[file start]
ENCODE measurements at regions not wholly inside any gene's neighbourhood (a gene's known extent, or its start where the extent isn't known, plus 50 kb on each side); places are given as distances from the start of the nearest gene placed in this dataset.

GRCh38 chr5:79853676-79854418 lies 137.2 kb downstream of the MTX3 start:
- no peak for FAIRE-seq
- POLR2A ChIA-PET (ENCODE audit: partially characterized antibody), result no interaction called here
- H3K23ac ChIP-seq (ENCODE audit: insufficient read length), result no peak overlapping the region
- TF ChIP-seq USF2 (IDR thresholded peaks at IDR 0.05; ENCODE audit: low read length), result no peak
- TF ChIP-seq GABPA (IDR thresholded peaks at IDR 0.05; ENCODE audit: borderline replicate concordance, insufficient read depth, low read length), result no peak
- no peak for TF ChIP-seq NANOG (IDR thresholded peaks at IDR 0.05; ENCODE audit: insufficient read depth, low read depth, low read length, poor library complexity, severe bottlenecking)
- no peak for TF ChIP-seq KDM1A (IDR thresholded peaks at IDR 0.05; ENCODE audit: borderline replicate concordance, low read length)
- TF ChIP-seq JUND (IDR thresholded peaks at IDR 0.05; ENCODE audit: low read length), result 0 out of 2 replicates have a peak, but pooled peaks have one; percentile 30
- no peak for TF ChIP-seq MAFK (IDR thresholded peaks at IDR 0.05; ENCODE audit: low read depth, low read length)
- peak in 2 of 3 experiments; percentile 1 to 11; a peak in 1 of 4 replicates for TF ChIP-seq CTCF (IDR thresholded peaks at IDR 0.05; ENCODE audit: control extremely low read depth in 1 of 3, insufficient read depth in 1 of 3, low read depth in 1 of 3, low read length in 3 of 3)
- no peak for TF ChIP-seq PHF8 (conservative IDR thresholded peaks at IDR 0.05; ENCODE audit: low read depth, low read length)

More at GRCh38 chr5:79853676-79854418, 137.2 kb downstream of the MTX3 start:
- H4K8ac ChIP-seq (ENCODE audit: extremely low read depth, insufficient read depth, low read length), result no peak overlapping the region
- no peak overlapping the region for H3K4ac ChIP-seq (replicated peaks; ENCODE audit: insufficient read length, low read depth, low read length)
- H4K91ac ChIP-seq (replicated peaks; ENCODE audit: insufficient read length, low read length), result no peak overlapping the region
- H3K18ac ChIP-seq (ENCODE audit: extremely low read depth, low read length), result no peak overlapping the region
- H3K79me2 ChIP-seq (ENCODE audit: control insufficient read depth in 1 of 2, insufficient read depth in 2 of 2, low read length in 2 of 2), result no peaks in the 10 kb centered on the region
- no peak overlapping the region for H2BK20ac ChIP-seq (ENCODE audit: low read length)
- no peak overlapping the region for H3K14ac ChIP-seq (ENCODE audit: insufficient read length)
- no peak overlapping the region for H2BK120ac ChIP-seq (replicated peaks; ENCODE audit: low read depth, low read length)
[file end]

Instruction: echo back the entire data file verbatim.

ENCODE measurements at regions not wholly inside any gene's neighbourhood (a gene's known extent, or its start where the extent isn't known, plus 50 kb on each side); places are given as distances from the start of the nearest gene placed in this dataset.

GRCh38 chr5:79853676-79854418 lies 137.2 kb downstream of the MTX3 start:
- no peak for FAIRE-seq
- POLR2A ChIA-PET (ENCODE audit: partially characterized antibody), result no interaction called here
- H3K23ac ChIP-seq (ENCODE audit: insufficient read length), result no peak overlapping the region
- TF ChIP-seq USF2 (IDR thresholded peaks at IDR 0.05; ENCODE audit: low read length), result no peak
- TF ChIP-seq GABPA (IDR thresholded peaks at IDR 0.05; ENCODE audit: borderline replicate concordance, insufficient read depth, low read length), result no peak
- no peak for TF ChIP-seq NANOG (IDR thresholded peaks at IDR 0.05; ENCODE audit: insufficient read depth, low read depth, low read length, poor library complexity, severe bottlenecking)
- no peak for TF ChIP-seq KDM1A (IDR thresholded peaks at IDR 0.05; ENCODE audit: borderline replicate concordance, low read length)
- TF ChIP-seq JUND (IDR thresholded peaks at IDR 0.05; ENCODE audit: low read length), result 0 out of 2 replicates have a peak, but pooled peaks have one; percentile 30
- no peak for TF ChIP-seq MAFK (IDR thresholded peaks at IDR 0.05; ENCODE audit: low read depth, low read length)
- peak in 2 of 3 experiments; percentile 1 to 11; a peak in 1 of 4 replicates for TF ChIP-seq CTCF (IDR thresholded peaks at IDR 0.05; ENCODE audit: control extremely low read depth in 1 of 3, insufficient read depth in 1 of 3, low read depth in 1 of 3, low read length in 3 of 3)
- no peak for TF ChIP-seq PHF8 (conservative IDR thresholded peaks at IDR 0.05; ENCODE audit: low read depth, low read length)

More at GRCh38 chr5:79853676-79854418, 137.2 kb downstream of the MTX3 start:
- H4K8ac ChIP-seq (ENCODE audit: extremely low read depth, insufficient read depth, low read length), result no peak overlapping the region
- no peak overlapping the region for H3K4ac ChIP-seq (replicated peaks; ENCODE audit: insufficient read length, low read depth, low read length)
- H4K91ac ChIP-seq (replicated peaks; ENCODE audit: insufficient read length, low read length), result no peak overlapping the region
- H3K18ac ChIP-seq (ENCODE audit: extremely low read depth, low read length), result no peak overlapping the region
- H3K79me2 ChIP-seq (ENCODE audit: control insufficient read depth in 1 of 2, insufficient read depth in 2 of 2, low read length in 2 of 2), result no peaks in the 10 kb centered on the region
- no peak overlapping the region for H2BK20ac ChIP-seq (ENCODE audit: low read length)
- no peak overlapping the region for H3K14ac ChIP-seq (ENCODE audit: insufficient read length)
- no peak overlapping the region for H2BK120ac ChIP-seq (replicated peaks; ENCODE audit: low read depth, low read length)